Telegraph Avenue

“The block is alive, hustlers running their games, dogs darting through traffic, junkies yearning to score...and the children dancing by, bantering, teasing, mimicking, testing, testing.”

— Thomas Farber

[This is a skeletal version of a fuller, forthcoming project on the history of Telegraph Avenue in the ’60s and ’70s. — Ed.]

Starting in the mid-1960s, “Telegraph Avenue”—and here observers generally meant the two-block segment between Channing Way and Dwight Way, where the sidewalks teemed with street vendors, musicians, politicos, runaways, and the down-and-out—became shorthand for the cultural whirlwind of Berkeley. For conservatives, Telegraph Ave was an abomination, a stage set for “the greatest freak show on earth.” For more sympathetic observers, it offered a “rag theater” of great poignancy—a refuge that, while inspired by idealism, often made for hard living in practice.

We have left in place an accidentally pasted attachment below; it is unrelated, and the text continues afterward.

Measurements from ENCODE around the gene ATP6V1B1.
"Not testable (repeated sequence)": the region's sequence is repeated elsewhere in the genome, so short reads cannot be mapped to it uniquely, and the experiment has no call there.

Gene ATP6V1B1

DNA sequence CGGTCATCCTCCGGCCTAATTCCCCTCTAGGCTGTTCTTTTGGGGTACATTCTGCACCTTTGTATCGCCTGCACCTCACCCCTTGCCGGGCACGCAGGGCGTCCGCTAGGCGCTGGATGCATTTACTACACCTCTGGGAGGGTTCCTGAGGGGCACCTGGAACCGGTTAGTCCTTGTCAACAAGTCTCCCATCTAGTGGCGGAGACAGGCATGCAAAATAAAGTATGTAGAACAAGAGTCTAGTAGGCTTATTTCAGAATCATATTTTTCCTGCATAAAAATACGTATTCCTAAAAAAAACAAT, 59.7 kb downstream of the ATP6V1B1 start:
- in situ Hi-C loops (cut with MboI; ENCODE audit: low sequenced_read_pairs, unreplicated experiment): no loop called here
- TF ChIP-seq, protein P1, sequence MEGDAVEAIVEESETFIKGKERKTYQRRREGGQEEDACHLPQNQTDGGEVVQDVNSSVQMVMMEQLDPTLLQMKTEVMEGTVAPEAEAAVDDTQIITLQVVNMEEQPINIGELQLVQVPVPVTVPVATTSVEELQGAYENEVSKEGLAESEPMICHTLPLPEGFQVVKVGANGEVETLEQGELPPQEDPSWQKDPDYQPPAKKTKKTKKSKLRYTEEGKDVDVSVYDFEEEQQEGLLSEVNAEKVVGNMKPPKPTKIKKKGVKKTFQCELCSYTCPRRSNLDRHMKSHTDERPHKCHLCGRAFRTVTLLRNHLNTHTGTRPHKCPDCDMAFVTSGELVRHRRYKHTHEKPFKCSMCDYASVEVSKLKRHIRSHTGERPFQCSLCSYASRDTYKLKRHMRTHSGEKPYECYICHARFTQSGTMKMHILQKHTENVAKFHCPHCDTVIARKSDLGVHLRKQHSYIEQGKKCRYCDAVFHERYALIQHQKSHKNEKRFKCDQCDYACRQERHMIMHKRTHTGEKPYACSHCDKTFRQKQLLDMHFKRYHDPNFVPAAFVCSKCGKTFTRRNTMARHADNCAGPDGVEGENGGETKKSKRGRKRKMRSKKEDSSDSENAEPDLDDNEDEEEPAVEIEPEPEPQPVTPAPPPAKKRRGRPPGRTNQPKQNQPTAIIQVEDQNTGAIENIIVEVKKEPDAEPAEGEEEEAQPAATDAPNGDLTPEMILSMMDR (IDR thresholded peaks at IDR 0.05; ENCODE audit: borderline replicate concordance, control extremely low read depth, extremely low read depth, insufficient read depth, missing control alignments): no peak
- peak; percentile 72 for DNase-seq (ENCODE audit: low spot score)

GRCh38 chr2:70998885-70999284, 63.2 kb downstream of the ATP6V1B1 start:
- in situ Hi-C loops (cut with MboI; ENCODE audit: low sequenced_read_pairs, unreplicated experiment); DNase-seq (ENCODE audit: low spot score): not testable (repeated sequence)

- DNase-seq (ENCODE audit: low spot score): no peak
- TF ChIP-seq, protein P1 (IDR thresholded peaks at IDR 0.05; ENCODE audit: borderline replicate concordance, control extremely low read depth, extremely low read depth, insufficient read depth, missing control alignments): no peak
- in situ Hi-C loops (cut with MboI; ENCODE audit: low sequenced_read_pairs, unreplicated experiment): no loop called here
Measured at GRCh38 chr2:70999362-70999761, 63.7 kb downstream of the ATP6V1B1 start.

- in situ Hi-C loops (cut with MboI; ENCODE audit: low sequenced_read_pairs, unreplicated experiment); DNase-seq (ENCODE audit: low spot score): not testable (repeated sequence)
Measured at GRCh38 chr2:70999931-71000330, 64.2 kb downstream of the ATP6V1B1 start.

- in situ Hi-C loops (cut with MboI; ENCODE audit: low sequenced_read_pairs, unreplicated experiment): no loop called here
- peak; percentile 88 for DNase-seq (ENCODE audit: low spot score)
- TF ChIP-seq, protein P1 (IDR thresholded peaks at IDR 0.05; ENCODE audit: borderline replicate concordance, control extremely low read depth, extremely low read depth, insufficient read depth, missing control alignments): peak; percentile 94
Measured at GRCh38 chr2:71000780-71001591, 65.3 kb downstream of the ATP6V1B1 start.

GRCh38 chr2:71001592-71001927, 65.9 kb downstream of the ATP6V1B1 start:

Innovative organizations like the Berkeley Free Church, the Berkeley Free Clinic, and the Berkeley Runaway Center arose to serve the large population in need. Heavy drugs became common, and locals rallied both to declare war on dealers and find better forms of treatment for addiction.

By the mid-70s, the idea of Telegraph Avenue—an idea that had made Berkeley a catch basin for the counterculture—was no longer easy to reconcile with the actuality of life on the street.

A young crowd gathered on the Ave, near its late-60s highpoint as a Mecca for the counterculture (cropped outtake from Nacio Jan Brown, Rag Theater sessions)